Getting the Picture

In this chapter the author discussed the importance of teaching with objects. Having visual exposure to materials is helpful if students know what they are looking at and looking for. Schmidt talked about how children of the twenty-first-century don’t know how to see. They are so evolved with television and moving technology that they can’t look at a simple picture and pick out the important things. I have noticed this in my practicum. My teacher tries to do a lot of different activities with the students and they relate to the ones that involve using their chrome books or watching videos. However, when he puts pictures on the front screen I noticed the students have more trouble staying focused on one picture. While doing these activities I wondered if my students just had trouble zeroing in on a specific details, but after reading Schmidt’s observations I agree with her. I think many students are used to looking at moving pictures and haven’t been taught what to look for in a still image.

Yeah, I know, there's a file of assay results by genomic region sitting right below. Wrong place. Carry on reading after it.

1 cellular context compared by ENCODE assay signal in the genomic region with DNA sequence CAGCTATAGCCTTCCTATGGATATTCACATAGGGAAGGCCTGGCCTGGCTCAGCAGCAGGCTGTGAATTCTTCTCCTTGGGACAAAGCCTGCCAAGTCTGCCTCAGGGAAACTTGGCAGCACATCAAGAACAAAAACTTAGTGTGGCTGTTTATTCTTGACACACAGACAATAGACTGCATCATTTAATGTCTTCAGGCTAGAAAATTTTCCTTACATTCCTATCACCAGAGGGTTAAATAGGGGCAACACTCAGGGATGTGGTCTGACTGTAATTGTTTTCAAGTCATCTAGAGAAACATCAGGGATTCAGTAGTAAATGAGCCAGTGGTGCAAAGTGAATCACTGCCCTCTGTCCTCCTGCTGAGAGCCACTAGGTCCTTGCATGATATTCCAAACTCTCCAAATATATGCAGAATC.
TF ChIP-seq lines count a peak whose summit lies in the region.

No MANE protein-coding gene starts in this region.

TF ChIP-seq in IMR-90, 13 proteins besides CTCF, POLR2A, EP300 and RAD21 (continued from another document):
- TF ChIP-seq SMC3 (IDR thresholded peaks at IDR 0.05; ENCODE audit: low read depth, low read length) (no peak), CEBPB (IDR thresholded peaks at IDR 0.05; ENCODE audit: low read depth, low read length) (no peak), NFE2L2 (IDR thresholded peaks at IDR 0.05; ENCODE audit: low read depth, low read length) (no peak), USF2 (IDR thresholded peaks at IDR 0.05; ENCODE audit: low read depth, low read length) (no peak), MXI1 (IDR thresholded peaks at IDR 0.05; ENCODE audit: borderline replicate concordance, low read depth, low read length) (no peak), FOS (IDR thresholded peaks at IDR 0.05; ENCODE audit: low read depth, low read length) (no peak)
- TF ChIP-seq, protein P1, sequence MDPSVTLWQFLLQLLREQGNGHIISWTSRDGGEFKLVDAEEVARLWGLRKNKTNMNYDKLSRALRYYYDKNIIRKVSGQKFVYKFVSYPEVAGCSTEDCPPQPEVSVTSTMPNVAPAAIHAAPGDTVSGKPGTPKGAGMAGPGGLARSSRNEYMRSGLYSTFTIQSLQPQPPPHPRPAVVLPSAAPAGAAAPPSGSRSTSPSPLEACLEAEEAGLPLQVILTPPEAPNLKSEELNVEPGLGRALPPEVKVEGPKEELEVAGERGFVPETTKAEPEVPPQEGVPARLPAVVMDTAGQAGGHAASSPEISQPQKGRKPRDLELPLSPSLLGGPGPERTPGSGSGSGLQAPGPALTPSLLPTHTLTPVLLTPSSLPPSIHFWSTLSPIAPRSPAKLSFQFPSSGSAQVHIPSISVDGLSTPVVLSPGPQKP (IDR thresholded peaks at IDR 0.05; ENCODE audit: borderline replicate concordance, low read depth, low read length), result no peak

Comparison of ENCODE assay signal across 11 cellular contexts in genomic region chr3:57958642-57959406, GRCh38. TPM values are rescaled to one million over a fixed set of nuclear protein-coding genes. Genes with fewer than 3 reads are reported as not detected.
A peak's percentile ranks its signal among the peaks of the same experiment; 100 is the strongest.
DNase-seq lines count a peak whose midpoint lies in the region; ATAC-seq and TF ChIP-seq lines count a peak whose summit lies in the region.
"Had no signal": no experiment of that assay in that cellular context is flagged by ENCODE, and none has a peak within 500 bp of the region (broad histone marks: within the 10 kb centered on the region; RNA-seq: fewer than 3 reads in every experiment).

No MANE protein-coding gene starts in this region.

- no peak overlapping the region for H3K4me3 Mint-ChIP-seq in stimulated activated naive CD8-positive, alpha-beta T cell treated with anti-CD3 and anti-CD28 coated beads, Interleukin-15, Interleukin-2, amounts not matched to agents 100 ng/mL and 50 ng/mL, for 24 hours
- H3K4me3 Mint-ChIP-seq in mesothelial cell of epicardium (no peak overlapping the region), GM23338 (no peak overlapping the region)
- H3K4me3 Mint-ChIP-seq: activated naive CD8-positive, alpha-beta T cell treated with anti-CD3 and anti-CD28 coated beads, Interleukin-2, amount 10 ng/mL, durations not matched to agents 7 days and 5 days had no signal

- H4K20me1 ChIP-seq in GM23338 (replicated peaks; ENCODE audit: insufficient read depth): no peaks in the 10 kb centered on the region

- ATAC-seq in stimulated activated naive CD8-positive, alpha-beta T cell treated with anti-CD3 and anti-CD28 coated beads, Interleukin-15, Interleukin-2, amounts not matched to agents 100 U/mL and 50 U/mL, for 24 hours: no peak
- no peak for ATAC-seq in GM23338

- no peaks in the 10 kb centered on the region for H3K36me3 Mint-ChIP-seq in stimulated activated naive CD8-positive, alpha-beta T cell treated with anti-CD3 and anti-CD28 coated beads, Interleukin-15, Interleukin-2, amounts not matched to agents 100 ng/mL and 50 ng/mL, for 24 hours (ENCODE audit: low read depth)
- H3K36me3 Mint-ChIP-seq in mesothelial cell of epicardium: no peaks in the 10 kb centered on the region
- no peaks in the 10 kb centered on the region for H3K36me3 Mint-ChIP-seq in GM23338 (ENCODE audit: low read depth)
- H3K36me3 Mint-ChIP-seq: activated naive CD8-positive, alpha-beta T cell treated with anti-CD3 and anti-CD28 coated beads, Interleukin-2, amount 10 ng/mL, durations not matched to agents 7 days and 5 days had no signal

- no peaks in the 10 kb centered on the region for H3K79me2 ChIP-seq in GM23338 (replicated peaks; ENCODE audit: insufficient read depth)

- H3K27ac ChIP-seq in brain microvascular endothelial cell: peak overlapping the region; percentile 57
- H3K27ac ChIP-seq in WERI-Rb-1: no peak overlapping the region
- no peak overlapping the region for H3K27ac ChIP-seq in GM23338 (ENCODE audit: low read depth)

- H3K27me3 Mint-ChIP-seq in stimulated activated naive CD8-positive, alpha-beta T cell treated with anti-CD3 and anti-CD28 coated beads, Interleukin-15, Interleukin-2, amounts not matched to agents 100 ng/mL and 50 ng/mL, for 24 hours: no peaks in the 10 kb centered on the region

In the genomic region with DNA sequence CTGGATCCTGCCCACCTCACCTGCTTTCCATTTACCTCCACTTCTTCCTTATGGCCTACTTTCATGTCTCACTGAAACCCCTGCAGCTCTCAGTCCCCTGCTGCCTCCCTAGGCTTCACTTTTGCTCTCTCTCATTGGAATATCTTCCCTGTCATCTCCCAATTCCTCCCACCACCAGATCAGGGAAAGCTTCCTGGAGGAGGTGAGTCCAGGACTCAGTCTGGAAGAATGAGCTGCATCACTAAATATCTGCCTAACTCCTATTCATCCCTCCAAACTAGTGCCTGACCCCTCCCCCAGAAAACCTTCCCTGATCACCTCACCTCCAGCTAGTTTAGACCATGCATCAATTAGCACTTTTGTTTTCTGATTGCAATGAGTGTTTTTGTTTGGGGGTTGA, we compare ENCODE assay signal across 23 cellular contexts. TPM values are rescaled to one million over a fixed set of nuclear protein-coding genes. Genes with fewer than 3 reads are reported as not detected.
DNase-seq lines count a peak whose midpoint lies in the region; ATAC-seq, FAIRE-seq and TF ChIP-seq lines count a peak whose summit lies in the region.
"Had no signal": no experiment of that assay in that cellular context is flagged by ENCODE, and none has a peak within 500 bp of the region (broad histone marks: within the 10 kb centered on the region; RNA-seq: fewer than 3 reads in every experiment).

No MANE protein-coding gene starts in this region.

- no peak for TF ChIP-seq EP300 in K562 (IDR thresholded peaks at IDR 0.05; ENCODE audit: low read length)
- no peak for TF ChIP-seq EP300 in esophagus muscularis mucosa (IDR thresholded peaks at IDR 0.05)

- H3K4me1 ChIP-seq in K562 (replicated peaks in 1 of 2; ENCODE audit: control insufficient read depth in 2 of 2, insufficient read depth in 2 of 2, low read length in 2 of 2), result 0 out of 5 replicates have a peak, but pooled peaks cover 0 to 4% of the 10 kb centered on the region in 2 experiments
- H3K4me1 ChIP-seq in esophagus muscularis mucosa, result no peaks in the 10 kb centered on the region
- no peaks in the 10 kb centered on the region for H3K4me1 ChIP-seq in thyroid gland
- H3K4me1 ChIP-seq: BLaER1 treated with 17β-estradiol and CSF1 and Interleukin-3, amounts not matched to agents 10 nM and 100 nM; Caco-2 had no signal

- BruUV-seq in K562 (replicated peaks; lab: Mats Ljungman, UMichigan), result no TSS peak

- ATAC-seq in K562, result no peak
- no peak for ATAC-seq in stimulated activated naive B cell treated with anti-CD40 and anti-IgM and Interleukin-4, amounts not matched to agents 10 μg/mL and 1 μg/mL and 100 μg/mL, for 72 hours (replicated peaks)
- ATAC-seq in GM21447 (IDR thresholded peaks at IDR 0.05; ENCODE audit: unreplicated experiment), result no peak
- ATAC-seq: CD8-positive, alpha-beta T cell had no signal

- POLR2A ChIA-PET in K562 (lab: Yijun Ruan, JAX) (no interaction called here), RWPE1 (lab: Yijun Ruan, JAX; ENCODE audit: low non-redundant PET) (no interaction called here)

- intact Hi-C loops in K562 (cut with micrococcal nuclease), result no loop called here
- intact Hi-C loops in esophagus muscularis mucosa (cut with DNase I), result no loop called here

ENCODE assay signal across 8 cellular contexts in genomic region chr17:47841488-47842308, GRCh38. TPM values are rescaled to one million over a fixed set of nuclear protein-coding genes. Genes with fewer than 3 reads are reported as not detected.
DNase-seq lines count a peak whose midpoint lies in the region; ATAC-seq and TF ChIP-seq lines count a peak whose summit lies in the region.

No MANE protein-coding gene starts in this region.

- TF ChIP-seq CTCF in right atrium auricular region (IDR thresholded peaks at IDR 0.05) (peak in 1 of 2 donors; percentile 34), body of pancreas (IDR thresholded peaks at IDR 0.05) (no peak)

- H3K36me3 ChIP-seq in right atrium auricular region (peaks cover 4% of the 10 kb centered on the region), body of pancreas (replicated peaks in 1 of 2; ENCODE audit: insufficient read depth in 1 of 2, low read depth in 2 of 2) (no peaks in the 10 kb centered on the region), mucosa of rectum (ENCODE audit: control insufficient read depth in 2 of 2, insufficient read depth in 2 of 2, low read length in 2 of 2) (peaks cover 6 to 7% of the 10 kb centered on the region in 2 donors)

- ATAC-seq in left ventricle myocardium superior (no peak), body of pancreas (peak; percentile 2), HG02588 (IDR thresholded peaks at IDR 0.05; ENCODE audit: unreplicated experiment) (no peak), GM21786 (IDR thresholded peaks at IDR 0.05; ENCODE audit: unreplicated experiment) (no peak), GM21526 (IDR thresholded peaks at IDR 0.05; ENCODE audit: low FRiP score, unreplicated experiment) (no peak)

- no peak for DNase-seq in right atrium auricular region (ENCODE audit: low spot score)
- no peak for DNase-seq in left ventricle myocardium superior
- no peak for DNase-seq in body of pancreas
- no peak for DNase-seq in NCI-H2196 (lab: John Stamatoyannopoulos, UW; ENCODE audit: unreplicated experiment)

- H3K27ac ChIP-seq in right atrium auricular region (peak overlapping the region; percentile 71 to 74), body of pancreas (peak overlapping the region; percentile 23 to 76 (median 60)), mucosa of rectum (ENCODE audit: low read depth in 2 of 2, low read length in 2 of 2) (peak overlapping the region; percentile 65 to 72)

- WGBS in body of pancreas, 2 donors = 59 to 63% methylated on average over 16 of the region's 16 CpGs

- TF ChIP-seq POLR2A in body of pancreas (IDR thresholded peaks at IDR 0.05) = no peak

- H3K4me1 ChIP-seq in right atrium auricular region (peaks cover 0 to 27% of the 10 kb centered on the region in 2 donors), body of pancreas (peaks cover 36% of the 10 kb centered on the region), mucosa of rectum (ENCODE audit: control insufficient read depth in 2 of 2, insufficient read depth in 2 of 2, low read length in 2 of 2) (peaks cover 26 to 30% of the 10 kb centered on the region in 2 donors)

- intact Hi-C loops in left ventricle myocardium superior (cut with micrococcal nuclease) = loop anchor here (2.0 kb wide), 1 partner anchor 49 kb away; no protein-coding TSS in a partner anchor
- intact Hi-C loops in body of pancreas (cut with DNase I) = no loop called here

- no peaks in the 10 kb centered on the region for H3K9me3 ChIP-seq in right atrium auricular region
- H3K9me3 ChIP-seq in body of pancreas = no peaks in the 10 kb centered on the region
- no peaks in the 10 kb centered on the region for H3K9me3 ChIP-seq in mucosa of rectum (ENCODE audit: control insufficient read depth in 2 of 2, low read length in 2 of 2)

Anything that students can touch and observe, that has relevance to the topic you are teaching can help students learn better. I liked how in this chapter Schmidt discussed how important it is to use visual materials for ensuring equal access to curriculum content for second-language learners and students with reading disabilities. Teaching through objects is a fun, interactive way to work with your students. Doing something different than reading out of the book or from an article can help your students that learn in different ways. I think using objects in the classroom is a great way to get your students interested in subjects, and to help them understand social studies in a more realistic way because they are actually looking at or holding something from history.





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